A European Evening at Our Latest Launch

 

The latest titles from Blue Door Press had a warm send-off at The Word Bookshop, New Cross, London, on 28 March: Jane Kirwan’s Czech themed Goose Woman and Francis Gilbert’s exploration of Hungarian history, Snow on The Danube.

After rich readings there followed a Q & A with Francis explaining why it took him 21 years to complete the novel, and Jane speaking of the connections she finds between  Slabce, the village in Czech where she spends half the year, and the village in Ireland, home of her grandmother.

For those who couldn’t make the launch, here’s a flavour …

 

 

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The importance of patience: why it took 21 years to publish Snow on the Danube

9781916475403

I started writing Snow on the Danube in 1998, and I’m about to publish it 21 years later!

You can find details (including free tickets) about its launch here.

It was quite unlike anything I’d written before because it was not autobiographical at all, which most of my other work had been.

I became fascinated by Hungary because of my interest in the music of Franz Liszt and Béla Bartók; two very contrasting Hungarian composers. Liszt was the romantic showman, a dazzling virtuoso, and the composer of magnificent piano concertos that I fell in love with when I was a teenager. Bartók was, in many ways, the opposite to Liszt: an experimental composer who did very different things with rhythm and tonality. His Concerto for Orchestra is one of my favourite pieces of music. Reading about his troubled relationship with Hungary and his desperately sad and traumatic exile during the Second World War got me investigating the Magyar people’s history. I had also always loved Hungarian-born George Szirtes’s poetry; one of his early collections of poetry, Short Wave, greatly moved and excited me; I loved his elliptical Kafkaesque poetic narratives.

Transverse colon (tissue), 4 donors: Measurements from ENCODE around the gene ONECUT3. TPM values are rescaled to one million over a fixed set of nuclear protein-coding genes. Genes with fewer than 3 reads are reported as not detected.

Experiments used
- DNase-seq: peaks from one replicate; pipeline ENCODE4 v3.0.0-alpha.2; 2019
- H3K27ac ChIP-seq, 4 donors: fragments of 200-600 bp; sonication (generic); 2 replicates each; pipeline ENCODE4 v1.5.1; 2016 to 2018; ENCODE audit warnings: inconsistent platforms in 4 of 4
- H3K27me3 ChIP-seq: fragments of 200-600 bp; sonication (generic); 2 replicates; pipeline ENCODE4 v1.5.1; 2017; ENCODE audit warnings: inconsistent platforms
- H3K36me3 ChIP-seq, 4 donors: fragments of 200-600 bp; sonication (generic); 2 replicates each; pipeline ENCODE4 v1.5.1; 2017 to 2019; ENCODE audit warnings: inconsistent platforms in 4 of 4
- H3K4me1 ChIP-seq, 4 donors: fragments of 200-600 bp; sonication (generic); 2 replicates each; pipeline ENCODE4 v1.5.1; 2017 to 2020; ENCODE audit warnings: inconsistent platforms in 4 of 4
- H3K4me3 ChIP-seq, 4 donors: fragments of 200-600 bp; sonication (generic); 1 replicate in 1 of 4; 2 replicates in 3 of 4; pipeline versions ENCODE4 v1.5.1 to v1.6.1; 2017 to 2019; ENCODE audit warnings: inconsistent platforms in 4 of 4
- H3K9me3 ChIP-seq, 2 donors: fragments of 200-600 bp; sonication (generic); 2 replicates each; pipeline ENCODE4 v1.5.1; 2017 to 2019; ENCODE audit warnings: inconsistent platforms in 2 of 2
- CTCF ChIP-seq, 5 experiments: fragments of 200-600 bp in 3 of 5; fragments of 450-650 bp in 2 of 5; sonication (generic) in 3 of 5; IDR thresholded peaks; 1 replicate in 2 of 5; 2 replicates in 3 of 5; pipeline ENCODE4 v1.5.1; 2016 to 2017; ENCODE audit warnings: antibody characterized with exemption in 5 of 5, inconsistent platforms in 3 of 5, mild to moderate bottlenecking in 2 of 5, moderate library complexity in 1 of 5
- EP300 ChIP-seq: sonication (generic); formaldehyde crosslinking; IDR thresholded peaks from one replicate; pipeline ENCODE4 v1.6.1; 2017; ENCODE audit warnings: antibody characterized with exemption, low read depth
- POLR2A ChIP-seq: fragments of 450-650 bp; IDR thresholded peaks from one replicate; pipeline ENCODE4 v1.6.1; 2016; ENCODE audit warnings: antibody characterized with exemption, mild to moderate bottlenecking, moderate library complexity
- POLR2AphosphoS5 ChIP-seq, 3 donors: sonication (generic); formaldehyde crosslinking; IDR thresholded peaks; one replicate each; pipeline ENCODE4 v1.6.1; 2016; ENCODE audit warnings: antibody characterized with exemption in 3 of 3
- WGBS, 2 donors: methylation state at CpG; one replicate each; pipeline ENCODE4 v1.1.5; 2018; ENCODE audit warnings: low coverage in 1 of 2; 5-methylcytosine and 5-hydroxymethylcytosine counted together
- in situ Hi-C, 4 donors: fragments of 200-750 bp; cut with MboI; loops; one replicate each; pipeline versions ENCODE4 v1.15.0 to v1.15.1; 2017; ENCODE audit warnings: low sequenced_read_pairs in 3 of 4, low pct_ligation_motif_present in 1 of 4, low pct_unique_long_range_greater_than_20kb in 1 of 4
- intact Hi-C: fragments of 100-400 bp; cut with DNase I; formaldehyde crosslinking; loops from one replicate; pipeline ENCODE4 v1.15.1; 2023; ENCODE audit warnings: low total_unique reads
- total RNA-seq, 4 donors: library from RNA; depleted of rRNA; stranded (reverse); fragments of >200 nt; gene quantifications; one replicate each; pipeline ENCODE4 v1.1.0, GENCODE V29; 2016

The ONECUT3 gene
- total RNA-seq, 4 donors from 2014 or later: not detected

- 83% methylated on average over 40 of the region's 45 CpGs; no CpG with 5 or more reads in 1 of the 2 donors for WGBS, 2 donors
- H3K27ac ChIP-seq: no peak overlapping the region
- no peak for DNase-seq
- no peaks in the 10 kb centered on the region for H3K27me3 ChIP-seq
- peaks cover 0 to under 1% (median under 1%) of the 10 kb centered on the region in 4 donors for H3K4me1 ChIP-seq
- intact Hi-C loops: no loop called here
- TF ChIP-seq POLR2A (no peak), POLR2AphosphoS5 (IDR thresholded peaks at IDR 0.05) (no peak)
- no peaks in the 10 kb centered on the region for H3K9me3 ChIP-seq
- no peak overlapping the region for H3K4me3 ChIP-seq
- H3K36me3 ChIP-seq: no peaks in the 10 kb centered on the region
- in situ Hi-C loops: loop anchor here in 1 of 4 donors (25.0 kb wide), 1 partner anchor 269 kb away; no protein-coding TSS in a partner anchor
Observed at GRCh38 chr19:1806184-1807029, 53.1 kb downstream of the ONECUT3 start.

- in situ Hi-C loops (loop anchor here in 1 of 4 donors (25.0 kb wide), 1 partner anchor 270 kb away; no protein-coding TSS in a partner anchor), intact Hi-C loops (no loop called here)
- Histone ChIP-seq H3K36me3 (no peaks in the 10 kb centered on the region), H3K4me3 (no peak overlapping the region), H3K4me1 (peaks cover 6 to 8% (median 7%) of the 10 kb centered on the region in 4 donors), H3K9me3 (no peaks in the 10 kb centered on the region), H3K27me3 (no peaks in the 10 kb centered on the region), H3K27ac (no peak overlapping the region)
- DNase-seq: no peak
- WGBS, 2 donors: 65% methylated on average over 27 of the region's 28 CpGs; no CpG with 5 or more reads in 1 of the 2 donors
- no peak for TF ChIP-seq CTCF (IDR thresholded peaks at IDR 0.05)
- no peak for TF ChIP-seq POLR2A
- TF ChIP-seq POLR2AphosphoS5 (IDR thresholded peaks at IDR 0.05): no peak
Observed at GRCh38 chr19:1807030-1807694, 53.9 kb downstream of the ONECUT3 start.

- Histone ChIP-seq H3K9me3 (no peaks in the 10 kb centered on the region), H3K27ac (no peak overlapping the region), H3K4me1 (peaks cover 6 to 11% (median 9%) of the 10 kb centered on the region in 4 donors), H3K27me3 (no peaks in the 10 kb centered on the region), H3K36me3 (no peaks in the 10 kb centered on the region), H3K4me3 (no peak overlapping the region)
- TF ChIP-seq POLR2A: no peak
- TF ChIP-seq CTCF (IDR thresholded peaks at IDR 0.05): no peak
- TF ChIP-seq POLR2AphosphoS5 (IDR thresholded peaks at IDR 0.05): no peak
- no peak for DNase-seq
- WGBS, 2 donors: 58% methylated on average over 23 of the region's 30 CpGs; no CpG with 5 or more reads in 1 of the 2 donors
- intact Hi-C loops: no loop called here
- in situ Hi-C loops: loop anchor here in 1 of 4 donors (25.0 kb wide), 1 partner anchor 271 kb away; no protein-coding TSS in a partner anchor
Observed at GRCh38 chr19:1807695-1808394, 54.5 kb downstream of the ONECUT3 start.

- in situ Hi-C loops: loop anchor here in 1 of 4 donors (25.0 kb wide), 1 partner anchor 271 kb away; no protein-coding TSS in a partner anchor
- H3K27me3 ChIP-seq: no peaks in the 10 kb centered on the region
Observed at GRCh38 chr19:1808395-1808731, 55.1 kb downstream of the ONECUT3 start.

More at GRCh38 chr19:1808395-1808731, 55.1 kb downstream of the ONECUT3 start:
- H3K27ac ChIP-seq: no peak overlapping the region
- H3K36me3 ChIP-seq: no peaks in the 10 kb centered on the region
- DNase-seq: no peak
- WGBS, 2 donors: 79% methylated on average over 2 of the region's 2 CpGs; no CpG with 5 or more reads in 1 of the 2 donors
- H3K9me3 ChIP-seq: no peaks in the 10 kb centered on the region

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Clarissa Upchurch brilliant art adorns George Szirtes’ poetry

In 1998, I took the brave but foolhardy plunge to write a novel about Hungary. I visited the country a few times, following up on contacts provided by me by my New York in-laws, who knew quite a few Hungarian emigres. I had also met George Szirtes by then, and he helped me connect with some people in Budapest, including a wonderful editor of a Hungarian literary magazine. I spoke to them, and toured around Budapest, and bought the books translated into English. The internet had not become the great repository of information that it is now, and so the literature I found in Hungary had a magical, rare quality to me. I watched Hungarian films, and generally immersed myself in as much English-language based Hungarian material as I could.

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Béla Lugosi’s interpretation of ‘Dracula’

I rediscovered Béla Lugosi’s interpretation of Dracula after watching Tim Burton’s Ed Wood (1994). Philip Glass wrote a new score for the film which was issued with the film in 1999. I felt drawn to the voice of a ‘count’ who was both a little similar to Count Dracula but in many ways very different: a coward, a hypochondriac, fussy, musical, someone who only adored himself and his sister. A voice emerged, and I found myself writing about the intense love between my protagonist Count Zoltán Pongrácz and his sister, Anna. I was reading Proust at the time, and used a sort of quasi Proustian voice for him in the sense that it was deliberately fussy, nostalgic, full of yearning.